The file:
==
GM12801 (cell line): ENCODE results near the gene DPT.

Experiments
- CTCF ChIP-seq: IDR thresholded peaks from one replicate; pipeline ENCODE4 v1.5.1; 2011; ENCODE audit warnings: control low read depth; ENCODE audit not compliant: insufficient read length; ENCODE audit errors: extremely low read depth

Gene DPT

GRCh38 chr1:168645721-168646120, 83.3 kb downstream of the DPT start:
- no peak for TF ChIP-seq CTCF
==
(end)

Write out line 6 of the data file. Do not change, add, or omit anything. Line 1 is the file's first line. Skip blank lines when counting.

- no peak for TF ChIP-seq CTCF